Suddenly everything fell away. Splintered away rapidly, actually without a measurement of speed, but with a sense of vastness and all-inclusive suddenness. I mean, ALL inclusive. The modern world's conveniences, appliances, stigmas, sheltering sweltering beliefs and lies and dreams, all of it, suddenly, fell away. Away from this particular self which sat stoic and frozen, though breathing, upon my nightly bed before slumbering into dreamland, before keeping eyelids closed for so many hours, here I sat, and deep in meditation, all of it all fell away. And the moment was simple, and life was simple, just for the moment. It was not the past. It was not a point in time. Nor was it a location in space, nor in any dimension. It was more than a feeling, less than an action, sort of like an awareness, but more than that word... More, and less, simultaneously, suddenly, and all-ness, and everything-ness. And nothing.
I suppose it sort of did feel like "the past." Before there were computers and machines and guns and wars. (Or were there always wars goddamn-it?)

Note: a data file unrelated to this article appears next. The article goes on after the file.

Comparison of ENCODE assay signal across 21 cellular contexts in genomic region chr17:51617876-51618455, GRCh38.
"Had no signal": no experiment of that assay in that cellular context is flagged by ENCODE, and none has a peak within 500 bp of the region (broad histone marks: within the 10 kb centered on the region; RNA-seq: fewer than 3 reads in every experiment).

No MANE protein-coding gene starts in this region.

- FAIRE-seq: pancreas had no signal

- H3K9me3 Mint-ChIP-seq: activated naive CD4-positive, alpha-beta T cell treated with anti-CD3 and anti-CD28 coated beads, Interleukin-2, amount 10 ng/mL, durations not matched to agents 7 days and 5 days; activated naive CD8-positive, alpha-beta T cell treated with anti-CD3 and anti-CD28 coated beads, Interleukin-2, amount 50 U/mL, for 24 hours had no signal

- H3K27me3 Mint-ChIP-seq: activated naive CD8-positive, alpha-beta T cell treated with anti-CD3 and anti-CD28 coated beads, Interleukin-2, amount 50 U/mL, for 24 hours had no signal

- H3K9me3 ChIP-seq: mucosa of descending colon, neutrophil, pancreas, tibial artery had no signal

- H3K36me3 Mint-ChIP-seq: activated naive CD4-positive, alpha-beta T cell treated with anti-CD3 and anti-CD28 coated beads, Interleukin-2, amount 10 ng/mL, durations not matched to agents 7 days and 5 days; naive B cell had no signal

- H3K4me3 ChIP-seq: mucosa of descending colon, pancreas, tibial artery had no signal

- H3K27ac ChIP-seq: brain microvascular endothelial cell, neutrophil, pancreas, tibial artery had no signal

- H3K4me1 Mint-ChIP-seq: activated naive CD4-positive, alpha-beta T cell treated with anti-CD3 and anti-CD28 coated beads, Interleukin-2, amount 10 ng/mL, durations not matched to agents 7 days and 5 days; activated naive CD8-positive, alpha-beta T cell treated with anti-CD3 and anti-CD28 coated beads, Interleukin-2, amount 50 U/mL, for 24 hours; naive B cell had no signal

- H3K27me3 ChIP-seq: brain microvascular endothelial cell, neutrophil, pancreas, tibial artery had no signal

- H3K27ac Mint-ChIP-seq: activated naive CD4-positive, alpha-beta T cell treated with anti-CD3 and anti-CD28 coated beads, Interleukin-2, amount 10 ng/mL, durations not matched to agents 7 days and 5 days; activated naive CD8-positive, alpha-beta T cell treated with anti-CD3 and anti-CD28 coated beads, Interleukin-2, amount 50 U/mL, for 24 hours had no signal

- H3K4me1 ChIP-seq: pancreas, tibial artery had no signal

Nevertheless, there was a beautiful delicious nothingness. Just a sense of human flesh, human spirit, human mind. Heart pulsating so divinely, so simply. We didn't even yet know what we looked like anatomically, inside. Perhaps we were made simply of light, and perhaps we did not even cast a shadow.
But again, it wasn't really the past. It wasn't really before anything. Just a moment. Stretched to feel like timelessness. Stretched, highlighted and gathered into one point. But not one. And not a point.
It's like Don Miguel Ruiz says, we don't know what we are. We just know that here we are, and we are something. And we call it human, we have many words for it. But what it really is, we do not really know. What is it to know anyway?
"Our world is in crisis because of the absence of consciousness. And so to whatever degree any one of us, can bring back a small piece of the picture and contribute it to the building of the new paradigm, then we participate in the redemption of the human spirit, and that after all is what it's really all about."
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